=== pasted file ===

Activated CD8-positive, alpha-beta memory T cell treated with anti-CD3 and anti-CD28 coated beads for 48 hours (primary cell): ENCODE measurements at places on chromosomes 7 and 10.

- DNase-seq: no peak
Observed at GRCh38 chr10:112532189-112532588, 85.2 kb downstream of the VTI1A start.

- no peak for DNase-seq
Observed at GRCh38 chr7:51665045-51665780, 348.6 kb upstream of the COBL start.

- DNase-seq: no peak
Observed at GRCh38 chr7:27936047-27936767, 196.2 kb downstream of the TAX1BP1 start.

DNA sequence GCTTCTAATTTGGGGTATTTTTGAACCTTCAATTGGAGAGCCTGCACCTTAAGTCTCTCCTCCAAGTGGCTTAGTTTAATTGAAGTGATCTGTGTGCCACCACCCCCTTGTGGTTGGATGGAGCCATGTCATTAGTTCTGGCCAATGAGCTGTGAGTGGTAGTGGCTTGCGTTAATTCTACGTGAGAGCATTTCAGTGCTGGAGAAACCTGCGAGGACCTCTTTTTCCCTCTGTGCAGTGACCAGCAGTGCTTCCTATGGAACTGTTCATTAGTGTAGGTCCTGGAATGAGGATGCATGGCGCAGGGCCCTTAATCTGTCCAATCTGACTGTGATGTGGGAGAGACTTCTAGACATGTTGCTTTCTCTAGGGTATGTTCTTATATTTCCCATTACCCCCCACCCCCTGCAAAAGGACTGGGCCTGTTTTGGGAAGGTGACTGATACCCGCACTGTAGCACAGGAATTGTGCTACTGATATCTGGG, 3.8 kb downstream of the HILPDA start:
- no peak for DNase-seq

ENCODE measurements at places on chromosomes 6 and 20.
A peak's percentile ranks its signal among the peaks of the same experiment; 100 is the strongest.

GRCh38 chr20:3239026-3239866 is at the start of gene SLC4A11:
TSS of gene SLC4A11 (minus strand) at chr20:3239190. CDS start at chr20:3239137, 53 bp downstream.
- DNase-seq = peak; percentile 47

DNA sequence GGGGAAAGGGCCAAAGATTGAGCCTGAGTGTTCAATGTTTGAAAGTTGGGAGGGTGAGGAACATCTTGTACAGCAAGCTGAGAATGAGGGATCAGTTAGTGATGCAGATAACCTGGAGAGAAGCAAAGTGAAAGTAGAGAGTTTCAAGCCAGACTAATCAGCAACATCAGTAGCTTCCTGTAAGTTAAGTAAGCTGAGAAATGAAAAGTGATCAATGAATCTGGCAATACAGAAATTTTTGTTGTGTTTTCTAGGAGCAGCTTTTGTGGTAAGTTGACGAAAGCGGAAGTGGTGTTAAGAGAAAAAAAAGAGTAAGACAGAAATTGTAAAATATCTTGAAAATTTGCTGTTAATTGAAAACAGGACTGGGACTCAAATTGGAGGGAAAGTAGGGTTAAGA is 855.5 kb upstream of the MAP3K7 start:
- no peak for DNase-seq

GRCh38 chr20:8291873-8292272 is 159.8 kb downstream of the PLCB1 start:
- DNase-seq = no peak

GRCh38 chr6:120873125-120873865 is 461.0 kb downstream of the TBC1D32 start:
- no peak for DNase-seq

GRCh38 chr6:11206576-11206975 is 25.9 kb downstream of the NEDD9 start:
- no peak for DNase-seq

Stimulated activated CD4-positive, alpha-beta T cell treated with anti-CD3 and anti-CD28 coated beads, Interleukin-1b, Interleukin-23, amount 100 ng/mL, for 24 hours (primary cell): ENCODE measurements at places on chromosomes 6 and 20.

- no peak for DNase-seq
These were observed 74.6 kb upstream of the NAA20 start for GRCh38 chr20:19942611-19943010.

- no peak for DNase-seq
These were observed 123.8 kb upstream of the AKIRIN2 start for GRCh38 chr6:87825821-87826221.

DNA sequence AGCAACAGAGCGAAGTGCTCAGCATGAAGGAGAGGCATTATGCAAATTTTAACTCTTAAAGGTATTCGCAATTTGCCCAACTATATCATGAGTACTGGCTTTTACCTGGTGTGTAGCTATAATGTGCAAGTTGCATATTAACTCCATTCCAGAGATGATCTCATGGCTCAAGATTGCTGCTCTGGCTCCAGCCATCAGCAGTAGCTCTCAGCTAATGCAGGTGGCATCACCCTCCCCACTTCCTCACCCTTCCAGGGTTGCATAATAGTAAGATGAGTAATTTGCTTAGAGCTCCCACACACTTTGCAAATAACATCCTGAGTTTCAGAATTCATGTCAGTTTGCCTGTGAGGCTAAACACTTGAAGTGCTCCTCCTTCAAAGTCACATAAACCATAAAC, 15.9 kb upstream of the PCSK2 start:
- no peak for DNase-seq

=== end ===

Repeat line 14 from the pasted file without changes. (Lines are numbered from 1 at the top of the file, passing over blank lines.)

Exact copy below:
- DNase-seq = peak; percentile 47